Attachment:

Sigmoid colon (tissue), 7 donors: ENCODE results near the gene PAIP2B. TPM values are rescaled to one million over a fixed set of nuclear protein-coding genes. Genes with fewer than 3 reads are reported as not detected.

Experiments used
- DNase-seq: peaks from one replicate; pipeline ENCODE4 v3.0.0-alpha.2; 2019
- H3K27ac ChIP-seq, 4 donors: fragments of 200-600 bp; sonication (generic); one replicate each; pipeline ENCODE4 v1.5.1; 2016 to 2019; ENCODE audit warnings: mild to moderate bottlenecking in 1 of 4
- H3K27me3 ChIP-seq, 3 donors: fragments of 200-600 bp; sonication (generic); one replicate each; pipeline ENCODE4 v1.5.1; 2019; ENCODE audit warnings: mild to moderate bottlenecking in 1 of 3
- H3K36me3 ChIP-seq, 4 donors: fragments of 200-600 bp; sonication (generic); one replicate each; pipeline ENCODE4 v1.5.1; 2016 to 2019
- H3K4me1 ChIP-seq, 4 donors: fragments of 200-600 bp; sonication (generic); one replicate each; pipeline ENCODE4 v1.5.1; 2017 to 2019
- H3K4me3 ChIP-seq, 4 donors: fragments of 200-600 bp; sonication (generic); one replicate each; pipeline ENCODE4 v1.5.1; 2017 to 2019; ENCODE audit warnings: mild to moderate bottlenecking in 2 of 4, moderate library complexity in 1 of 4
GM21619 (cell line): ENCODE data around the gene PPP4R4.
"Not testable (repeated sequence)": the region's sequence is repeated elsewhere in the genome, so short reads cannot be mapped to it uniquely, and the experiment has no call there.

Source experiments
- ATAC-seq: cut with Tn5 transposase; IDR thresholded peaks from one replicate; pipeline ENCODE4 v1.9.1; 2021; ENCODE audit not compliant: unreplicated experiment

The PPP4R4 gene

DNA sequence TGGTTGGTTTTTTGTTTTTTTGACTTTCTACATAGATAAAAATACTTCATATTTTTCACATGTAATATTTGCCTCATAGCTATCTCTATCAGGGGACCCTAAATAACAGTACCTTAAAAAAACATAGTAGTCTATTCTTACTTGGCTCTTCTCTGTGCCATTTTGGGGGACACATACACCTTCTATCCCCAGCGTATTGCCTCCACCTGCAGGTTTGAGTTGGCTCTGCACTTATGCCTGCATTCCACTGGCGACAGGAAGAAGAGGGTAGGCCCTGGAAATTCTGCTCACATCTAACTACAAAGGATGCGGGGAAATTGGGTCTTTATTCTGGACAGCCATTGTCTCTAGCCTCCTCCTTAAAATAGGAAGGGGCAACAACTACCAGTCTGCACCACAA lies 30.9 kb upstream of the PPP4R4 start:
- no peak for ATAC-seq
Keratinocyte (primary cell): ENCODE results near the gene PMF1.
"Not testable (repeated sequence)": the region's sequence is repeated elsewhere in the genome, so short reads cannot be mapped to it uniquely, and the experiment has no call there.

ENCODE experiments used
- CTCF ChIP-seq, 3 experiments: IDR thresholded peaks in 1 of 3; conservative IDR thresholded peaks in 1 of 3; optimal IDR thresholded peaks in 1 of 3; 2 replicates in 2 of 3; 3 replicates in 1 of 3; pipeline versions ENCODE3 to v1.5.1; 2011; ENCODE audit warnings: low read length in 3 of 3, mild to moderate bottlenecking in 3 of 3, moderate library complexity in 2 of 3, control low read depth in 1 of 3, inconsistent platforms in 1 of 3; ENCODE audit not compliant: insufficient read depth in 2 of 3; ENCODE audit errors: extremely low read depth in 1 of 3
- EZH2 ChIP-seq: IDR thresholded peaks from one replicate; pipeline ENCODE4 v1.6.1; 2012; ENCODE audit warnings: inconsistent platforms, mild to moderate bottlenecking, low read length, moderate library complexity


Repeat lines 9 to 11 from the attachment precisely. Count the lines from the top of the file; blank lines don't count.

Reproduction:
GM21619 (cell line): ENCODE data around the gene PPP4R4.
"Not testable (repeated sequence)": the region's sequence is repeated elsewhere in the genome, so short reads cannot be mapped to it uniquely, and the experiment has no call there.

Source experiments